exposed is Charlie Kirk, founder and president of Turning Point USA
(TPUSA), a conservative youth organization.

Although TPUSA works hard to make inroads into mainstream culture with
stunts and on-campus events, Kirk has recently staked out more hard-right
positions, saying last week that Democratic immigration policies were
aimed at “diminishing and decreasing white demographics in America”, a day
after Tucker Carlson ventilated racist “great replacement” conspiracy
theories on his Fox News program.

The CNP is so secretive, reports say, that members are told not to
reveal their affiliation or name the group


Conservative movement heavyweights in the group include Lisa B Nelson,
chief executive of the American Legislative Exchange Council; Eugene
Mayer, president of the Federalist Society; Grover Norquist, president of
Americans for Tax Reform; Daniel Schneider, executive director of the
American Conservative Union, which organizes the CPac conference; and L
Brent Bozell III, the founder of the Media Research Center and a member of
the Bozell and Buckley dynasties of conservative activists.

Other members include pillars of the Republican political establishment,
including former GOP congressional majority leader Tom DeLay; former
Wisconsin governor Scott Walker; Reagan administration attorney general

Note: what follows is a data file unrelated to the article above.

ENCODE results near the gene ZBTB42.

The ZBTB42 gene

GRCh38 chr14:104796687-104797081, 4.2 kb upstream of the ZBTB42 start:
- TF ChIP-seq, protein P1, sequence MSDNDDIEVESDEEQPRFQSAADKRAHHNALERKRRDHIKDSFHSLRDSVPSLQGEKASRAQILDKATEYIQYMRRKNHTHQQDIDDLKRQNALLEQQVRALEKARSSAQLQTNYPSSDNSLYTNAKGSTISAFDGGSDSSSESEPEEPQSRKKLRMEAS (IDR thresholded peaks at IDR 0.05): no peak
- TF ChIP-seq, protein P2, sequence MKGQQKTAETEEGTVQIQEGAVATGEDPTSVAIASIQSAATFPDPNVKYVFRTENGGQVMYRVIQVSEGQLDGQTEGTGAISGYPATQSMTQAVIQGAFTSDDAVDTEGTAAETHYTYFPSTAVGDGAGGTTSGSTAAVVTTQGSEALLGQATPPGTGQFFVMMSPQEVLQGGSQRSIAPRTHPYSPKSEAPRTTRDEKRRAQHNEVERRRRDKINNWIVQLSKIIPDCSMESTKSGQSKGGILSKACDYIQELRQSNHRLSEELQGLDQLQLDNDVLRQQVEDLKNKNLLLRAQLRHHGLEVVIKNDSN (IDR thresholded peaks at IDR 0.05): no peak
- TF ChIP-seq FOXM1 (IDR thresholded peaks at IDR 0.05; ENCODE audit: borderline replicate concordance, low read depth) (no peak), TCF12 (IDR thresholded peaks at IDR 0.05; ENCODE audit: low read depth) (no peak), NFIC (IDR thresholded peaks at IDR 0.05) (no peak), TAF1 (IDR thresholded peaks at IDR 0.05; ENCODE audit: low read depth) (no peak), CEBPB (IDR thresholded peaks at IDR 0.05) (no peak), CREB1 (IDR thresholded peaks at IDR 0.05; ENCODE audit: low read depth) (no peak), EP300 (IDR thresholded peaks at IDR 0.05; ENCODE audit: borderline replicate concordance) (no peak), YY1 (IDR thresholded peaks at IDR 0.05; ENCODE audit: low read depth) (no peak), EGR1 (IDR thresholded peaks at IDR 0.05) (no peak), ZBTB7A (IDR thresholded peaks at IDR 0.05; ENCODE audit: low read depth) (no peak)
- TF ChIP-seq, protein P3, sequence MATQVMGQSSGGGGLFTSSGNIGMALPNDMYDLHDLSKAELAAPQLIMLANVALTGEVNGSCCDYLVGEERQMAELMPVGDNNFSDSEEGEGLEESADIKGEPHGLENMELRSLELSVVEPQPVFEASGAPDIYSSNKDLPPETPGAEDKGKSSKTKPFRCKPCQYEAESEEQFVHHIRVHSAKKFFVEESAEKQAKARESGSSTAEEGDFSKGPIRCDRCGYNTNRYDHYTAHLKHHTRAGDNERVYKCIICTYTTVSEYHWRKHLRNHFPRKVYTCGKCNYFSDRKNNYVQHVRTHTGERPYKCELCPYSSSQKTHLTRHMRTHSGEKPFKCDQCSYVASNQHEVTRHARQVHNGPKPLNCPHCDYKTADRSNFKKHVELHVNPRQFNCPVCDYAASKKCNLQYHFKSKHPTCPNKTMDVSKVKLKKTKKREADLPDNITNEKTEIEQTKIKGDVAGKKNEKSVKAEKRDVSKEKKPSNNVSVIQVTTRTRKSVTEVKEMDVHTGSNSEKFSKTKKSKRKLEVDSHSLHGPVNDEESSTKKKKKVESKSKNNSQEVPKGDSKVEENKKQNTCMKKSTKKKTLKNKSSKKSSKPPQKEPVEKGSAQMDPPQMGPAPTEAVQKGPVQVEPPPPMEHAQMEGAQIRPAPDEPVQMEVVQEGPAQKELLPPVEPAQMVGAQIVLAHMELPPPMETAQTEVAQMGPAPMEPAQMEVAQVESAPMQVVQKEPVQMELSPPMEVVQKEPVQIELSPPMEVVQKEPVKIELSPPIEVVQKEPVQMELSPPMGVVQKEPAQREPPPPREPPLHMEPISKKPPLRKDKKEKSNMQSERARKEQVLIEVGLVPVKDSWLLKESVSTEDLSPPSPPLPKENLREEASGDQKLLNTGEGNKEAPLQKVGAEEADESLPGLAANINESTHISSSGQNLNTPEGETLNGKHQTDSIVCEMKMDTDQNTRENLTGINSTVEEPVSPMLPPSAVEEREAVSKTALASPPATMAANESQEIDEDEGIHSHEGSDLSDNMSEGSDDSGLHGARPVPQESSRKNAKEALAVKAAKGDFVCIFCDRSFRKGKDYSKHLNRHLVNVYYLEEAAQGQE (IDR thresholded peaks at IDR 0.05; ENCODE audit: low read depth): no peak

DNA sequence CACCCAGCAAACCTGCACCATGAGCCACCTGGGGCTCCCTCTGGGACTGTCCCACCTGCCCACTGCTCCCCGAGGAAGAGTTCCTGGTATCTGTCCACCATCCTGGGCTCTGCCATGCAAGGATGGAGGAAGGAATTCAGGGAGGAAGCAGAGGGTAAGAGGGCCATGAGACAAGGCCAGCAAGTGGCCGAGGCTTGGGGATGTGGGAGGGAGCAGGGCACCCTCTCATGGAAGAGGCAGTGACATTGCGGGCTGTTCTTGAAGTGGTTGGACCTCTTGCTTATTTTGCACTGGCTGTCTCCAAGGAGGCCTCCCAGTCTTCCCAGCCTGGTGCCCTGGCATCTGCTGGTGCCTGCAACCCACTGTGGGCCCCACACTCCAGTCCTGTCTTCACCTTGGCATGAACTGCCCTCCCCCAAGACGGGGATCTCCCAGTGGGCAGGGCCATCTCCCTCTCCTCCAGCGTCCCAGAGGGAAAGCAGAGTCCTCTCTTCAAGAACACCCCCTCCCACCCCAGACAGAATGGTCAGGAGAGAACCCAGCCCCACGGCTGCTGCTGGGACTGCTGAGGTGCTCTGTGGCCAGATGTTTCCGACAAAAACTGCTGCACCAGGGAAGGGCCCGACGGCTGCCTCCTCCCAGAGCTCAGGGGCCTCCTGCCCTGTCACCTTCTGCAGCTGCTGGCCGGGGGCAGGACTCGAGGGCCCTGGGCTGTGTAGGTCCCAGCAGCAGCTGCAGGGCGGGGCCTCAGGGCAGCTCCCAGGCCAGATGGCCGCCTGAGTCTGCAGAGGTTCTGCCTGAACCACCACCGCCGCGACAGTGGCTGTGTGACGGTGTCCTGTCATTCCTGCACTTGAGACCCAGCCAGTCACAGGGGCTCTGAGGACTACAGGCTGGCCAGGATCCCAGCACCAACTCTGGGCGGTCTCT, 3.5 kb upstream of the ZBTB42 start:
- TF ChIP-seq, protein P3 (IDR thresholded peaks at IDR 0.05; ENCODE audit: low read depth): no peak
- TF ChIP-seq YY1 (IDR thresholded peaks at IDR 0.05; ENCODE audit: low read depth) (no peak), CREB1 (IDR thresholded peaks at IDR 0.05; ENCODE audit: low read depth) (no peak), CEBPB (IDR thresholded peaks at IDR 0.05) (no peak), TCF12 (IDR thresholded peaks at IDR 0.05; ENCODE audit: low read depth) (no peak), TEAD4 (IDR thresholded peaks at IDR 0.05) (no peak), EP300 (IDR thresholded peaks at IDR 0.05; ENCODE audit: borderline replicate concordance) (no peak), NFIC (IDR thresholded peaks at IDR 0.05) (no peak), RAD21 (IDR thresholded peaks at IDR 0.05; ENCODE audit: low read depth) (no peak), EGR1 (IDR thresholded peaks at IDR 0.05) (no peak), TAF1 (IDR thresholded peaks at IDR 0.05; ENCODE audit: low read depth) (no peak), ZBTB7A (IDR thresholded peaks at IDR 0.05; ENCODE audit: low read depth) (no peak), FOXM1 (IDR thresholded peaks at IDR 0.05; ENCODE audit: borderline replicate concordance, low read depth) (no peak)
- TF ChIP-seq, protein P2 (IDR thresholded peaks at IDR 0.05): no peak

Edwin Meese III; and former RNC chair and Trump White House chief of staff
Reince Priebus.

Their number also includes sitting congressmen such as Barry Loudermilk
and influential operatives like David Trulio, who was the senior adviser
and chief of staff to the under-secretary of defense in the Trump

The member list also includes representatives of major US corporations,
such as Marc Johansen, vice-president for the satellites and intelligence
program for Boeing; Jeffrey Coors, of the Coors brewing family, who have
extensively sponsored conservative groups; Lee Roy Mitchell, the founder
and chairman of the board for movie chain owner Cinemark Holdings; Steve
Forbes, the founder and chief executive of the Forbes business media
empire; and Scott Brown, a senior vice-president at Morgan Stanley.

Other members of the group represent organizations that operate under a
veil of secrecy, with conservative “dark money” organizations well

One member, Lawson Bader, is the president of Donor’s Trust and Donors